Ursula, the German woman who earlier told me that after 80 previous encounters with natem, she was now ready to do some serious personal work, was laying on her sleeping bag to my right. I was explaining to her, while others were slowly dealing with dawn and their own journeys, that I was probably done. I needed to see Paul and back out of this retreat as gracefully as I could. It was fortunate for me that she happened to be next to me, or maybe she planned it that way.
The 2 of us were older than the rest of the group by a full generation, and I am about ½ dozen years older than she is. In Catemayo, while waiting for the taxis, we began talking and resonated quite well. Though chronologically younger, as time went on she became my older sister and her help throughout the time we were all together for nearly 3 weeks, proved invaluable. And of all the help she provided, the most valuable was during that first morning.
She explained that since the nausea was the strongest experience that I took away from that first ceremony, then nausea was my target, was my subject. Ursula believes that nothing is an accident and my initial encounter was my personal message to return to the nausea that second night and ask why. Somehow I believed her. And with her German precision she would hear of no talk of backing out. It was inconceivable and therefore impossible to discuss leaving. Get up, get dressed, we are climbing those cobblestone steps, all 163 of them, for breakfast.
Thank you so much Ursula. You were, of course, correct.
I did make it up those steps. I had breakfast and felt fractionally better. And as the day slowly moved by and I was able to grab an hour’s sleep I realized that I really did owe it to myself to stay for a second night and maybe I could gain some benefit. After all, I had been reading about the amazing properties of ayahuasca for years, and really, a substantial reason for finally coming to South America was to drink the brew.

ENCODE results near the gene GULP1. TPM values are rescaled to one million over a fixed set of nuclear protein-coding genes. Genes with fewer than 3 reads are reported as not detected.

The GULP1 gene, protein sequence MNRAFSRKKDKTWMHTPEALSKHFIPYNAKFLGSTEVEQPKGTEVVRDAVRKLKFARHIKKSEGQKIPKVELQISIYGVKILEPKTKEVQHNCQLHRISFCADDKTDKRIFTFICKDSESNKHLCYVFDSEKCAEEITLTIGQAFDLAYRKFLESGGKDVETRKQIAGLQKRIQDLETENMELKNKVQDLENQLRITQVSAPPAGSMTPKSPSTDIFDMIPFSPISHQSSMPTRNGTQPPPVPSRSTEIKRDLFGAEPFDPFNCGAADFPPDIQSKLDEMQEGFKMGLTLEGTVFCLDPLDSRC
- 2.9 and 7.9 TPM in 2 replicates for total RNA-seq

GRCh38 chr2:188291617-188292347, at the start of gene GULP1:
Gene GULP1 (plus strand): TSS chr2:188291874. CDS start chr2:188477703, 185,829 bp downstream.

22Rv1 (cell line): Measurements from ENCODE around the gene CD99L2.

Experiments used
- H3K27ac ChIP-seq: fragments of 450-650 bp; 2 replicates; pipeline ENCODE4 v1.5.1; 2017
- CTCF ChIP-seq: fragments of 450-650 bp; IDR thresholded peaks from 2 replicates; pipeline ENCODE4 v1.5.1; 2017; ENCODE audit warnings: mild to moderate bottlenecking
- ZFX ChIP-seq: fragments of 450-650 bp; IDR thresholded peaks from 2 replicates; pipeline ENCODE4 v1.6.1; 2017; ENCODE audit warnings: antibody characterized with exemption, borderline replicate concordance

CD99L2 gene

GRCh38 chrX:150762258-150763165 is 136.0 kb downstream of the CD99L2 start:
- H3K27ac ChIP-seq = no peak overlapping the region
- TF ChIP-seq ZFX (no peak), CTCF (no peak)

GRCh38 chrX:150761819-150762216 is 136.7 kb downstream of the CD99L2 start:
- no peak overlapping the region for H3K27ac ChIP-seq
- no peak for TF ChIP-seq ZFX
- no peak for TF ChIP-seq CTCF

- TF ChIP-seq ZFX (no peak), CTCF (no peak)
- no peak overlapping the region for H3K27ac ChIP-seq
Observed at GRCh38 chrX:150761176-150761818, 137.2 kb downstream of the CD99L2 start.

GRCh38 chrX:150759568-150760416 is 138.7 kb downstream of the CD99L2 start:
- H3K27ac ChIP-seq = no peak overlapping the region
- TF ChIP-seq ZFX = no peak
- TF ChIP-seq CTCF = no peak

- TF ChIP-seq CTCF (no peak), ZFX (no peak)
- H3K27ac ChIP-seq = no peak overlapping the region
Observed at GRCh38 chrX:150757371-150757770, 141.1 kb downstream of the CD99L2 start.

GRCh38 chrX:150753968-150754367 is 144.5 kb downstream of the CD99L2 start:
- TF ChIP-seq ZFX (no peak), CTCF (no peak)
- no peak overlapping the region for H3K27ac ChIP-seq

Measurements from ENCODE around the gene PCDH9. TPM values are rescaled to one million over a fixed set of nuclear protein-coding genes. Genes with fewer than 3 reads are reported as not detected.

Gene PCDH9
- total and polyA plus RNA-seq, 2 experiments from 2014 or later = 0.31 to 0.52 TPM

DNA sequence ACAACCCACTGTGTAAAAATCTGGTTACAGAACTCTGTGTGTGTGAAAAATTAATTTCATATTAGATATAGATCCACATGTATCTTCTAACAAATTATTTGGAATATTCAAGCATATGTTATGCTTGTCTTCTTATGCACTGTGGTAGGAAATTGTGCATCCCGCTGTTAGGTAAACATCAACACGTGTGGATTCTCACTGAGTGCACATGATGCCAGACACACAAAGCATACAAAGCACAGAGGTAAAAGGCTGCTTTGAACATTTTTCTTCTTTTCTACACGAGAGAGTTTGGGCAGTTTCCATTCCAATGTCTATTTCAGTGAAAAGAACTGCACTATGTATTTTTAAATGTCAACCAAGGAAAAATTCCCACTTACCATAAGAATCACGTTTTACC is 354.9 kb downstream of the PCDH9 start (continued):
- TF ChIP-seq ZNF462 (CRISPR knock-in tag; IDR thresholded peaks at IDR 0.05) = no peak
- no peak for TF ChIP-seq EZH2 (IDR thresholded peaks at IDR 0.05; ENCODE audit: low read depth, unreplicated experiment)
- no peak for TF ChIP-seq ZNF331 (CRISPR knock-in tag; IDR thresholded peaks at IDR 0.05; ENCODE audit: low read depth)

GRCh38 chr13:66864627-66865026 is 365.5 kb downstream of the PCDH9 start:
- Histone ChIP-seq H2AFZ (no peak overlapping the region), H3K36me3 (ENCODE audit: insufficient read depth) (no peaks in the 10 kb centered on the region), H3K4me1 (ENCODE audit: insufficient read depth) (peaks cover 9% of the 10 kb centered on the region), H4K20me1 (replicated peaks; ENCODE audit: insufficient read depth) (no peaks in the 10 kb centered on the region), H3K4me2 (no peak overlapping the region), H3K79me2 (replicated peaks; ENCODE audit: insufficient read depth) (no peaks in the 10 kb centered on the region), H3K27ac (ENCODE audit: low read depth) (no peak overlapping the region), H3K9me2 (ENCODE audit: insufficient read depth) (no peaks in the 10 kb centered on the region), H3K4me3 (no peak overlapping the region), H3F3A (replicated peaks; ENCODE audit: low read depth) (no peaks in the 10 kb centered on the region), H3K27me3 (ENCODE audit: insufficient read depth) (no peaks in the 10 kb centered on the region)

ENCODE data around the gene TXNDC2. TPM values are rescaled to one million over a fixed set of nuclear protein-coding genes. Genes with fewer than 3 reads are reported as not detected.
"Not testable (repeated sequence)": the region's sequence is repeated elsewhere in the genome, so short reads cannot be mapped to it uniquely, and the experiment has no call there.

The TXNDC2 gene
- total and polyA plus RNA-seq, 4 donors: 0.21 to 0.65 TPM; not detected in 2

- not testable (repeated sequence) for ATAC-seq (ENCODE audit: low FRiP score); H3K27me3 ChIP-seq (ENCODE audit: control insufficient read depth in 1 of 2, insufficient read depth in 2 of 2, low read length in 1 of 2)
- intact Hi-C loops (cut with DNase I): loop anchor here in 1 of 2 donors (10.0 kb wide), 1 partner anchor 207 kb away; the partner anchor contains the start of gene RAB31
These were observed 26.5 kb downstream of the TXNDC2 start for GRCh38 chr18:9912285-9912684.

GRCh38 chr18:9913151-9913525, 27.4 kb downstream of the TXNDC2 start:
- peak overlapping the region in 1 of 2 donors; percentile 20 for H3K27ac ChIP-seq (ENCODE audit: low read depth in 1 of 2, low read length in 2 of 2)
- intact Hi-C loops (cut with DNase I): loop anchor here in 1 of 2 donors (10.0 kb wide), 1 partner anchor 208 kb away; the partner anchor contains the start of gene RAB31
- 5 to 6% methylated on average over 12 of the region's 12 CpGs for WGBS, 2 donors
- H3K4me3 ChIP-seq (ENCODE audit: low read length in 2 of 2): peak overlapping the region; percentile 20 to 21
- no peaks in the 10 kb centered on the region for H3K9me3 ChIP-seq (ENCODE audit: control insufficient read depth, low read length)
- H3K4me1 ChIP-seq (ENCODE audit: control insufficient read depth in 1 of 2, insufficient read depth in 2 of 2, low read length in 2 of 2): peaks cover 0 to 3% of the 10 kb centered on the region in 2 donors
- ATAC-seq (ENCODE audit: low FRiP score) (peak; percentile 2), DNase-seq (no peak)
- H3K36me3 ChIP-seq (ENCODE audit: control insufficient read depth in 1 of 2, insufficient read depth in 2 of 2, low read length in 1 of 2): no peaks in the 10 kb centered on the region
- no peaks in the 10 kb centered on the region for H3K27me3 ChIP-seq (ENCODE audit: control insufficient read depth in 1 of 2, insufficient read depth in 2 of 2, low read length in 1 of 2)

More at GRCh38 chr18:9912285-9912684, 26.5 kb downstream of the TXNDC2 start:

I had known for some time that ayahuasca is a healing enigma on the grandest scale. In the Andean countries and Brazil, many researchers, both psychiatric/psychological and medical have been deeply involved in trying to find out just how this mysterious plant works. It is, of course, an illegal substance in North America and all of Europe, as defined by the finest minds in politics. But down here, where people take a more rational view of the individual in relation to the environment, one can purchase the vine in an indigenous market a 10-minute walk from my room in Quito.
The term ayahuasca is loosely interchanged with both the vine, Banisteriopsis caapi, and the brew, which varies by country, by region, by shaman, and by what the particular shaman wants to accomplish for a particular ceremony. I refer the interested back to the Medicine Hunter for as much detail as you might like for these variations. His website, the Erowid website, and many others offer truly informative material for the truly open seeker of healing.
In my personal case, some years back I was in a losing battle with what finally was diagnosed as clinical, or major depression. But fortunately my primary care doctor put me in contact with a psychiatrist who is vehemently opposed to pharmaceuticals. She, along with a number of other renegade psychiatrists, were working at the time with the University of New Mexico’s Medical School, studying the effects of DMT as a healing agent.
DMT, from another crucial plant often referred to as chacruna, happens to play a critical role in the ayahuasca brew. My older sister Ursula would argue that none of this is an accident: my having depression, connecting with a scientifically curious psychiatrist, UNM/Med-School research, a plane flight to Ecuador, etc.
Now DMT, you must understand, has also been classified in the USA as a dangerous drug of no medical value. Along with cannabis. These classifications were determined to be true through rigorous medical research conducted by, wait for it: YES!, politicians. Aren’t we happy that they are protecting us from ourselves? Umm, no, not really.
With all of this information rolling around in my mind, there could be no debate. Following another tasty lunch and a shower, I came back to my mat, cleaned up some of the surrounding area, and got ready for the second, or Opening Ceremony. This turned out to be a brew of different proportions and, to put it in a most melodramatic way, it really did change my life.